What are Esophageal Atresia and Tracheoesophageal Fistula?
Esophageal Atresia (EA) is a condition in which the tube that carries food from the mouth to the stomach (esophagus) does not develop properly. In babies with EA, the upper esophagus does not connect with the lower esophagus and stomach, creating a gap between the two ends. This can prevent your baby from swallowing properly, which interferes with normal feeding. It can also lead to breathing problems.
In approximately 85 percent of babies with EA, there is also a connection between the breathing tube (trachea) and the esophagus, a condition that is known as tracheoesophageal fistula (TEF). In EA with TEF, the upper pouch of the esophagus ends blindly and the lower end connects with the trachea.
The exact cause of EA with TEF is unknown. It is a congenital defect, which means it is present at birth. About 30 to 40 percent of babies diagnosed with EA with TEF will also have other system abnormalities.
How are Esophageal Atresia and Tracheoesophageal Fistula diagnosed?
EA is sometimes discovered during pregnancy during a routine prenatal ultrasound, although it is difficult to make a definitive diagnosis until after the baby is born. An excessive amount of amniotic fluid (polyhydramnios) seen on ultrasound may be an indication of EA. In most cases, EA with TEF is not diagnosed until the baby begins to show symptoms after birth. Common symptoms of EA with TEF include:
- Skin turning blue (cyanosis) while feeding
- Coughing, gagging and choking while feeding
- Excessive drooling
If your baby is showing symptoms of EA with TEF, tests may be done to confirm the diagnosis. Tests may include:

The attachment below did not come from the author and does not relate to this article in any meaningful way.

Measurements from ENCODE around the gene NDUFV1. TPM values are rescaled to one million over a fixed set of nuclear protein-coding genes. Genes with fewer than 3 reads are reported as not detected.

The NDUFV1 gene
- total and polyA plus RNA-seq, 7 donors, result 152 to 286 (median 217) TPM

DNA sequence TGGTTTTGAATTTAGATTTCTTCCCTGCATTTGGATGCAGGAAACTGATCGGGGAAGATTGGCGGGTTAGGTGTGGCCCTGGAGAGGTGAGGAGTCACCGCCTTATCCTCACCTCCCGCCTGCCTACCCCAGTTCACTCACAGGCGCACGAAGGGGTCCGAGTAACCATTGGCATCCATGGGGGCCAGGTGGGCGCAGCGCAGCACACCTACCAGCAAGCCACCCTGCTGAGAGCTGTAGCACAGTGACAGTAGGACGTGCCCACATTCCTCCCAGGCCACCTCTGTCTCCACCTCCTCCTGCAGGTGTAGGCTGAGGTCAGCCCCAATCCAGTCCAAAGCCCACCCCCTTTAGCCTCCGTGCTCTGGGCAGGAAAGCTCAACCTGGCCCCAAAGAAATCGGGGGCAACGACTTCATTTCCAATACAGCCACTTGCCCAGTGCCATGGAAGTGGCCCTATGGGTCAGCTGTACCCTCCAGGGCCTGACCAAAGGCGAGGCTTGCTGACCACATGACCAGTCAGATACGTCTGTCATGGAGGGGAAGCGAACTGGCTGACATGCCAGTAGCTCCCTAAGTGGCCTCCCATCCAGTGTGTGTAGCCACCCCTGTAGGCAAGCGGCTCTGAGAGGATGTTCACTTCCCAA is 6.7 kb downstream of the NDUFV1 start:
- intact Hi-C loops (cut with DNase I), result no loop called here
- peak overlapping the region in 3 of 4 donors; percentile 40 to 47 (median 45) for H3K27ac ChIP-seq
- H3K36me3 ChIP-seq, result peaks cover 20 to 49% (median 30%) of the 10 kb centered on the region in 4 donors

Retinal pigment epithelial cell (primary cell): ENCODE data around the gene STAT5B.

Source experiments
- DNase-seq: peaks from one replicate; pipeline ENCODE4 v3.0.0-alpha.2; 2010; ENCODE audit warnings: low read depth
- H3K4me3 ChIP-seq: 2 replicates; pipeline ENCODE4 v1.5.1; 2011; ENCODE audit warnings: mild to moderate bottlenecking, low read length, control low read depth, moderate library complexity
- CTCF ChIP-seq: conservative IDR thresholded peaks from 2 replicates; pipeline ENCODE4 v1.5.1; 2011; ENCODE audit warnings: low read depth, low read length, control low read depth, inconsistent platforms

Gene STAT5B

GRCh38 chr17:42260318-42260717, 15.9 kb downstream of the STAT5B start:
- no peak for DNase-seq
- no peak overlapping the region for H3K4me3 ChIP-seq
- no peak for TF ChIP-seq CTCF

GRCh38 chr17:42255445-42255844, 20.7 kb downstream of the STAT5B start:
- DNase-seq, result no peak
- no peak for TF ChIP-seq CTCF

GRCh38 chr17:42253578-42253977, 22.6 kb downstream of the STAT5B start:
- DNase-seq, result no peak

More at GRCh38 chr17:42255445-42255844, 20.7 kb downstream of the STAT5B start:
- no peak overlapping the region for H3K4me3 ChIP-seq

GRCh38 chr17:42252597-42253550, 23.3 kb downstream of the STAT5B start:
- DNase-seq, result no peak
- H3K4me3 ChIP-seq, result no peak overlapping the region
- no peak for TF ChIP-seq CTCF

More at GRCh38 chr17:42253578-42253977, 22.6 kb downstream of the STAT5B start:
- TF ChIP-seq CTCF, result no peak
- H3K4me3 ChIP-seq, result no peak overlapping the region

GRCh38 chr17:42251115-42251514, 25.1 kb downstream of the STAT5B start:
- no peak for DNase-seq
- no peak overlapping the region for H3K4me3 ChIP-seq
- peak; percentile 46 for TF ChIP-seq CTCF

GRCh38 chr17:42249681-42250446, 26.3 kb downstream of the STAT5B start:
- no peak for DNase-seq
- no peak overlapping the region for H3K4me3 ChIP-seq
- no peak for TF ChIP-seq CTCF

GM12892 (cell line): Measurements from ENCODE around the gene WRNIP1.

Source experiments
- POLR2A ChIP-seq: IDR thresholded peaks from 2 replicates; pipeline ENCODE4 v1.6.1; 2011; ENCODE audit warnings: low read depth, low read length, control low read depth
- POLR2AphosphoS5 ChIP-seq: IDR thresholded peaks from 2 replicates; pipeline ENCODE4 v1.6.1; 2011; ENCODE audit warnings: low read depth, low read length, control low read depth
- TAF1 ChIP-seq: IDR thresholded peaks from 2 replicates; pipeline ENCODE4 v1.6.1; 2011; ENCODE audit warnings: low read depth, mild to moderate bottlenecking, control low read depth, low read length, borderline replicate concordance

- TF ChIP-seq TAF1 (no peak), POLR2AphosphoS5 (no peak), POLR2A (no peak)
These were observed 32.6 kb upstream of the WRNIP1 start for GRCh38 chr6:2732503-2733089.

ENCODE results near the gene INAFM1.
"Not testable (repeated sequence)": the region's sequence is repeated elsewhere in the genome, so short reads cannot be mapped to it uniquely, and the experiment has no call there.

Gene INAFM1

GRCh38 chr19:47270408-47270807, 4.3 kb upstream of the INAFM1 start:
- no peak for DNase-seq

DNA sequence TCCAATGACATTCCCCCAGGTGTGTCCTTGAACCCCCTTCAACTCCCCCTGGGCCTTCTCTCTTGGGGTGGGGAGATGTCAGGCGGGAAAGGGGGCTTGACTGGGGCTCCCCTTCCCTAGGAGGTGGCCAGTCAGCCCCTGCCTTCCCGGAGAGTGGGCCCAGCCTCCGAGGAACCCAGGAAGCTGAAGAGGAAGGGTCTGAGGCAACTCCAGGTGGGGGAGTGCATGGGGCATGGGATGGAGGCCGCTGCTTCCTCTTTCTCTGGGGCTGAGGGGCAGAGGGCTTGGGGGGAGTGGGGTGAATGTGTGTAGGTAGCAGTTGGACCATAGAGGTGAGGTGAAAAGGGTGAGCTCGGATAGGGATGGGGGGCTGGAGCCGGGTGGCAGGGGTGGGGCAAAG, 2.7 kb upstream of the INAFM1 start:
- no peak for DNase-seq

- Inserting a feeding tube through the nose to see if it will reach the stomach
- Chest X-ray
How are Esophageal Atresia and Tracheoesophageal Fistula treated?
On occasion, when ET and TEF are suspected prior to delivery and accompanied by an excessive amount of amniotic fluid (polyhydramnios), the mother may experience preterm labor and/or difficulty breathing. This is due to the often massive distension of her uterus from the excess amniotic fluid. An amnioreduction procedure can be performed to relieve the symptoms for the mother, but this is only temporary and does not treat the underlying cause of the polyhydramnios.
EA and TEF are treated with surgery to repair the defect(s). In some cases, more than one surgery will be required. The severity of your baby’s defect will determine the type of surgical treatment needed. Your baby’s neonatologist and pediatric surgeon will carefully explain each step of the surgical process.
How will Esophageal Atresia and Tracheoesophageal Fistula affect my baby during and after surgery?
During the surgery, your baby will be given general anesthesia, which means the baby will be sleeping. After surgery, your baby will need to stay in the hospital’s neonatal intensive care unit (NICU) for the first few days and may be connected to several tubes and wires. Most of the tubes and wires will be disconnected before your baby leaves the NICU. However, your baby may need to stay in the hospital for several more weeks.
Your baby will be given IV fluids as a means of nutrition for the first several days after surgery. Feeding will be initiated after studies have established that the surgery was successful. Establishing full feedings may take several days to weeks.